In 1940, the events of World War II were made known to the residents of Canterbury-Bankstown. Men and women who were drafted had to report for duty at a drill hall located on Canterbury Road Belmore. Camps were set up in Canterbury Race Course and surrounding parks in the region. In that same year thousands of Australian troops travelled along the goods line to Darling Harbour, ready to embark for the Middle East.

Australia's air defence headquarters during WW2, Bankstown Bunker, also known as No. 1 Fighter Sector RAAF

In 1940 the department of Civil Aviation purchased 250 hectares of land in Bankstown for the construction of Bankstown Airport and an RAAF Station was formed. The facility was a secondary airport to Mascot Airport. In 1942 a command bunker (Sydney Air Defence Headquarters) of semi underground construction was established on the corner of Edgar and Marion Street Bankstown. The bunker was manned by No. 1 Fighter Sector RAAF, members of the No.2 Volunteer Air Observer Corps, the WAAAF's, the RAAF and the United States Army Air Forces. The primary use of the Sydney Air Defence Headquarters was the location, tracking and interception of all planes in the eastern area of the South West Pacific.[2][1]: 89 

In 1941 WAAAF's were posted to Bankstown. The women were trained as clerks, wireless telegraphists, mess orderlies, drill instructors and drivers, a portion of these women were assigned to work in the command centre (Bankstown Bunker) located on Black Charlies Hill. In 1942, Belmore House, the current sight of today's Roselands Shopping Centre was used by the Australian Army for the training of troops. Tents on the property were used to house an infantry battalion and an ambulance corps. The site was vacated after a year. Units of the US Air Force were based in Bankstown after 1942, earning the suburb the nickname 'Yankstown'. Also in 1942 a military hospital was established for the U.S. Army at Herne Bay, now known as Riverwood. It was the largest military hospital in Australia during World War II. Known as the 118 General Hospital it consisted of 490 timber barracks-type buildings, which could house a total of 4,250 beds and accommodate up to 1,250 patients and 3,500 staff.[1]: 94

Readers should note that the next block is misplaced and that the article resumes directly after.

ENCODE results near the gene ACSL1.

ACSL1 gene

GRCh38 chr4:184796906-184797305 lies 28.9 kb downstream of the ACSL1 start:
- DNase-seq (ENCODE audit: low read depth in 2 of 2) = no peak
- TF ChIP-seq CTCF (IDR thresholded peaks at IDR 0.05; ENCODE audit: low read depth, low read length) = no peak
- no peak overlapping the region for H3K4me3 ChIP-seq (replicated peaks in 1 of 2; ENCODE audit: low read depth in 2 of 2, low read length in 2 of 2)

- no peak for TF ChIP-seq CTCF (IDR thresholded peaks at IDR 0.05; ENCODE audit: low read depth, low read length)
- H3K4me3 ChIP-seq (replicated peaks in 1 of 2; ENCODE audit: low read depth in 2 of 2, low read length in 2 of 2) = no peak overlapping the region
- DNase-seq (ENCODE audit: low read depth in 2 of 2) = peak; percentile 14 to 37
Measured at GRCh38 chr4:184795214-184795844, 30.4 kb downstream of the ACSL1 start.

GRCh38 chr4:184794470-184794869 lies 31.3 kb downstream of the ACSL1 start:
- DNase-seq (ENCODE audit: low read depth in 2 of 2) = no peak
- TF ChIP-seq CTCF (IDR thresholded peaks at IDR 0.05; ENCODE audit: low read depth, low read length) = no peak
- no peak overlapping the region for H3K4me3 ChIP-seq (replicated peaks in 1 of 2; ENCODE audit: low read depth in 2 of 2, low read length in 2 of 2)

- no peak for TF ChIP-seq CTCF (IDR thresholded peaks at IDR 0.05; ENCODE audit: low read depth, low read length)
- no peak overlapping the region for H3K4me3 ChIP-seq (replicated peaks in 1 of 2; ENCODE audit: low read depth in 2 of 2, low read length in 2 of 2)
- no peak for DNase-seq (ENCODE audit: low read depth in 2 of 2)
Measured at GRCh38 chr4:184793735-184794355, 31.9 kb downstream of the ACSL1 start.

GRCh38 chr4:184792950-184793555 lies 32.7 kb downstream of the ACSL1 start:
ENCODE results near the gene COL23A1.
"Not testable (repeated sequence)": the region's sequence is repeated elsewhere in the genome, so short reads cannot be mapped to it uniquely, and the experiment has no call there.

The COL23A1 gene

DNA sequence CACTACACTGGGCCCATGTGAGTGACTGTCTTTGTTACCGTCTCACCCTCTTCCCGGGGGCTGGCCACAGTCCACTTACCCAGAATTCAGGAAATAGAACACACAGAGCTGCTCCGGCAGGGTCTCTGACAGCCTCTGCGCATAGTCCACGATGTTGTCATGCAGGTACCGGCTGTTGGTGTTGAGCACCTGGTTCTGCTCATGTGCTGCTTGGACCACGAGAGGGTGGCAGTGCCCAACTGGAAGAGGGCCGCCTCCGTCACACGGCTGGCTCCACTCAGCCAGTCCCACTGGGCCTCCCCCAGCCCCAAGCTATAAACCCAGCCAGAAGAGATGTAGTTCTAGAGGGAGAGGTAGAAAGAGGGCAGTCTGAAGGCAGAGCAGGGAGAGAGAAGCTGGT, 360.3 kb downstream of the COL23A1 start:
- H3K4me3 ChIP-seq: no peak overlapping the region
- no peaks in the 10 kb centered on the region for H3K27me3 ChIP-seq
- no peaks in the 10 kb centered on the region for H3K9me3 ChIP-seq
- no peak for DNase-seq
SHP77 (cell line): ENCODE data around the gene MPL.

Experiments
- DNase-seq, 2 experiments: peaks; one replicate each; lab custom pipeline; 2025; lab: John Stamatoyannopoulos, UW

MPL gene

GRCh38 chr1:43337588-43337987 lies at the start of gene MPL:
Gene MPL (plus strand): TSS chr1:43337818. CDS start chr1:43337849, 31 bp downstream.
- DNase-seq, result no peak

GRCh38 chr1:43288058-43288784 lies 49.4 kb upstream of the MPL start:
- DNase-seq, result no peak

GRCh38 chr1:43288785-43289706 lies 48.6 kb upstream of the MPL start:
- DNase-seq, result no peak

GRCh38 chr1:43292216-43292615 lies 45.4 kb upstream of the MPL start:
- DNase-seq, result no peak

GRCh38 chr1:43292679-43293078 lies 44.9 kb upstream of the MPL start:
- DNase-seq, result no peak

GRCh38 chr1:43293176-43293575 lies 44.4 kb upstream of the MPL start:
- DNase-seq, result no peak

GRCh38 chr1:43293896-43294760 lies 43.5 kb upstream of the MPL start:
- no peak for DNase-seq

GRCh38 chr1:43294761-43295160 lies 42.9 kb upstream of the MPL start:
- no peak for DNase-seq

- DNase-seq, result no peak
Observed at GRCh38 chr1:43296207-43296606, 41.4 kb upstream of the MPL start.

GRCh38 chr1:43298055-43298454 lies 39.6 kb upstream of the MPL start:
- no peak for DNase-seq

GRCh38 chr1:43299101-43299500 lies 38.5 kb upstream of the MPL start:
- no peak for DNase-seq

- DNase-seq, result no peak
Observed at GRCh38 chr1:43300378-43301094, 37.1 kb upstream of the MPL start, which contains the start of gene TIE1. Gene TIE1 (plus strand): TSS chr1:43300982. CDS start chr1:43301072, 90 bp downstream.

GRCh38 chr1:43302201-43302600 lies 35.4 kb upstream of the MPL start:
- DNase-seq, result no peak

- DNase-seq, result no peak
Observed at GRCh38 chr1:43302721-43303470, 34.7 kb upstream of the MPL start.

Housing in Punchbowl

Within the same year 16 US fighter planes that were based at Bankstown airport flew over Canterbury racecourse at low altitude during a race meet. This was to let the Australian public, especially those of the district to know that they, their allies were there for their protection. Regardless of these events, punters were annoyed at the disruption caused.